approval  was  granted  to  allow  the  use  of  federal  funds  for                                                            
maintenance  purposes,  including  pavement life  extension,  bridge                                                            
repair and gravel-to-pavement  programs. Before this  authorization,                                                            
he reminded that  for several years during the 1980s,  the State did                                                            
not have enough funds to maintain highways.                                                                                     
Mr. Lavasseur  told  of significant  damage  caused by  the melt  of                                                            
discontinuous  permafrost and the use of federal funds  in the force                                                            
account  to maintain  road  smoothness,  and to  rehabilitate  older                                                            
pavements.  He listed  the type  of projects  undertaken with  these                                                            
funds, including  boardwalks, community  roads and capital  projects                                                            
performed by  the Department maintenance  staff. Of the $42,600,000                                                             
appropriated  for  this  purpose in  2003,  86  percent is  paid  to                                                            
private  contractors.  He  detailed  the  percentages  allocated  to                                                            
private contractors  and Department  staff in each region,  based on                                                            
the availability of hot asphalt.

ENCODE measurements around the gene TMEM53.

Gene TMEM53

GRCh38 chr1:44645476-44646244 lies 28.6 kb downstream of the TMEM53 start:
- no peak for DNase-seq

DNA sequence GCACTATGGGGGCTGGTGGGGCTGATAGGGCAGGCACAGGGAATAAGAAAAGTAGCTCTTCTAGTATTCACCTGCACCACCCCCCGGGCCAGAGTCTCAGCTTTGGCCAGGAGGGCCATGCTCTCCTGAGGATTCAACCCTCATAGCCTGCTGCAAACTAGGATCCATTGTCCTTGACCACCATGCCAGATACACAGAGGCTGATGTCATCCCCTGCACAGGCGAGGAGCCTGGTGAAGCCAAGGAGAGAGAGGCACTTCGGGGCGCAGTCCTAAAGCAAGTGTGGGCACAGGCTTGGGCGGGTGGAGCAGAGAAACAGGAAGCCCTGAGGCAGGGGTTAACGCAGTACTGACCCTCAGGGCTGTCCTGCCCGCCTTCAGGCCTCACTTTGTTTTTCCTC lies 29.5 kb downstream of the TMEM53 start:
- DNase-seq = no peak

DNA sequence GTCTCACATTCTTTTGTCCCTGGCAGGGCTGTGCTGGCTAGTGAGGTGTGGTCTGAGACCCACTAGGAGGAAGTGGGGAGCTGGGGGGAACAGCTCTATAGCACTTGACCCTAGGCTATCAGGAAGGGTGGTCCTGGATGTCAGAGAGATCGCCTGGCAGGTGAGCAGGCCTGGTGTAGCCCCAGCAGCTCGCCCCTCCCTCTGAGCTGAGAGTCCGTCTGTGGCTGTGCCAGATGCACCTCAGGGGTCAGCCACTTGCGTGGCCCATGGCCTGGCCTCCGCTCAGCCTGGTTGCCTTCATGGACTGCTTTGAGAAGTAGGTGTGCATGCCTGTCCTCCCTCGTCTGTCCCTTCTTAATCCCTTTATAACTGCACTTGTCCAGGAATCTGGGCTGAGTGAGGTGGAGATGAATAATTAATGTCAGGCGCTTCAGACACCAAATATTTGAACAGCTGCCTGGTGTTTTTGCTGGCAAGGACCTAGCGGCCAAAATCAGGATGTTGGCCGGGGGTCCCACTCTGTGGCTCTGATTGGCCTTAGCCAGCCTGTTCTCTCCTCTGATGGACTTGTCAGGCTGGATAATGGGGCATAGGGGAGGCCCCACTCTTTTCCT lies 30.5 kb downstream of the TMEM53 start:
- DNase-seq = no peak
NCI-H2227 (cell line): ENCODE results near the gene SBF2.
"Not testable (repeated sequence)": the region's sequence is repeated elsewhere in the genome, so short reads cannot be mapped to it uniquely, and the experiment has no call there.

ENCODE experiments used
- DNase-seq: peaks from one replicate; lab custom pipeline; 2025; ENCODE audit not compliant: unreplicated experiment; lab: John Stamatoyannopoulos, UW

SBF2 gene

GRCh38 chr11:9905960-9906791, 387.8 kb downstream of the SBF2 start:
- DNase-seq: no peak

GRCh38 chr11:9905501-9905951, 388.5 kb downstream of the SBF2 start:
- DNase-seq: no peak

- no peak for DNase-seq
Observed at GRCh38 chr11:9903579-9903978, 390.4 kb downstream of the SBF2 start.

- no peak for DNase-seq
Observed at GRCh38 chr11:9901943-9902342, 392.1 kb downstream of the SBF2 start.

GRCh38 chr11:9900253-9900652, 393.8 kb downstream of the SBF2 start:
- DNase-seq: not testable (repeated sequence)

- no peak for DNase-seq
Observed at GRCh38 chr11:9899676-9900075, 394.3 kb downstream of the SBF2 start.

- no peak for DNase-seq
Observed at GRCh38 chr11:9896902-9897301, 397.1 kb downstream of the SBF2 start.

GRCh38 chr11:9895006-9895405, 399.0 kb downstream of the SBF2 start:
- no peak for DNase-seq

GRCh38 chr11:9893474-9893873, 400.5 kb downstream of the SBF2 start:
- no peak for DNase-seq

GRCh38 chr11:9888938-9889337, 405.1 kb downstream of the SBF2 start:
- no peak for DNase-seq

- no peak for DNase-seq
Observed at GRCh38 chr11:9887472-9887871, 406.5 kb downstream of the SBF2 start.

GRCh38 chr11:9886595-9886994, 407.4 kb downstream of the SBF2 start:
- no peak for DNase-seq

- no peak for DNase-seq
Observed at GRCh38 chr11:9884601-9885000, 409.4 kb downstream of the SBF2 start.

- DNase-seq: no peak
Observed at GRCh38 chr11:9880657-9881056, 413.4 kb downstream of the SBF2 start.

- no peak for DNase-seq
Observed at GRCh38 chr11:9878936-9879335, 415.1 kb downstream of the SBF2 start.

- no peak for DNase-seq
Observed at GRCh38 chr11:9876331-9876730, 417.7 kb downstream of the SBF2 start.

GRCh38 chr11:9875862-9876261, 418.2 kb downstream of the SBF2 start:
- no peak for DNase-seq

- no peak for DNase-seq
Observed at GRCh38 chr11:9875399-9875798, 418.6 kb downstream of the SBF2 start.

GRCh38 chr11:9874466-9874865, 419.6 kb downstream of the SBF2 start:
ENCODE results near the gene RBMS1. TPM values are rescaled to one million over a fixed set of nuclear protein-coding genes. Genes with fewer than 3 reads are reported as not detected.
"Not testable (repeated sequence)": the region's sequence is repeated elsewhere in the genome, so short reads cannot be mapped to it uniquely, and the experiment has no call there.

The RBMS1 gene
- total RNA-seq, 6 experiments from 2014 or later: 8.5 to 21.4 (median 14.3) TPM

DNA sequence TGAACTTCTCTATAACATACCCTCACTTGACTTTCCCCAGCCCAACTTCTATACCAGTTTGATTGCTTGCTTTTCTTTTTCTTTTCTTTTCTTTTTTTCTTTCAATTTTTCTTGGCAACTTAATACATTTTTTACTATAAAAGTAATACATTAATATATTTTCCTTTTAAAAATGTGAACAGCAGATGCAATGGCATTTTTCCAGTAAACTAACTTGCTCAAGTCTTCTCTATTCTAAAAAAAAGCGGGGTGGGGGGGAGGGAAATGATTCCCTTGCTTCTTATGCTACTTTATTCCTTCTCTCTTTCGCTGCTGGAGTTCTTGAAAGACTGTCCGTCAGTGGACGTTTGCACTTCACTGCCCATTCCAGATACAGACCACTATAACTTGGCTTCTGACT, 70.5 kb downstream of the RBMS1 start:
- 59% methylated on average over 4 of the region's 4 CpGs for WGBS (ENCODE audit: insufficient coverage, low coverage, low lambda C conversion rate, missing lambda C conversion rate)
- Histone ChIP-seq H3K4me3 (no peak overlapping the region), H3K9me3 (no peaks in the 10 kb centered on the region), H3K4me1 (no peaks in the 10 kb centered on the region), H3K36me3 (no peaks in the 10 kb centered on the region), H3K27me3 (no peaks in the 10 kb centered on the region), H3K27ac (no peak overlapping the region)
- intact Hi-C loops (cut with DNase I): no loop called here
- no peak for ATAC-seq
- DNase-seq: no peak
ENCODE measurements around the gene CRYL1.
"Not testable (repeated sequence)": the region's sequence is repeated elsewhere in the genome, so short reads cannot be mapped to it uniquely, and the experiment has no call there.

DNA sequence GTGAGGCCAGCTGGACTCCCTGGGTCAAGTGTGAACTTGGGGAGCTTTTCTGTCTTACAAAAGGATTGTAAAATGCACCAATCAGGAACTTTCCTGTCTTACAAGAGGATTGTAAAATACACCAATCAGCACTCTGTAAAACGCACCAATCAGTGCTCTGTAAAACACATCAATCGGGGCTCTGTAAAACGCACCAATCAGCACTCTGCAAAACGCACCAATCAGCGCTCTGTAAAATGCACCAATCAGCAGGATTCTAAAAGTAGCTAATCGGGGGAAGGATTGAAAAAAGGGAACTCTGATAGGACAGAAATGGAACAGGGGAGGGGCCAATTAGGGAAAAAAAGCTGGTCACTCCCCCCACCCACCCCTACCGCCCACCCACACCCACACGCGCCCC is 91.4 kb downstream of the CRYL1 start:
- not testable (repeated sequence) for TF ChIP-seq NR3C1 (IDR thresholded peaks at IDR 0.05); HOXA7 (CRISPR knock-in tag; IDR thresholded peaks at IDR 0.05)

Mr. Lavasseur  indicated  photos showing  heavy  equipment, and  the                                                            
process of repairing roads in the Northern Region.                                                                              
SFC 03 # 38, Side A 10:37 AM                                                                                                    
Mr. Lavasseur asserted  the force account method allows efficiencies                                                            
for maintenance  work done  in Interior Alaska.  He elaborated  that                                                            
the Department  combines  maintenance  resources from  a variety  of                                                            
"camps",   which  allows   reduced   per  diem   costs  and   better                                                            
mobilization of  units. He cautioned that if this  type of work were                                                            
contracted  to the  highest  bidder, the  costs would  increase.  He                                                            
listed design  problems, since typical  as-built specifications  are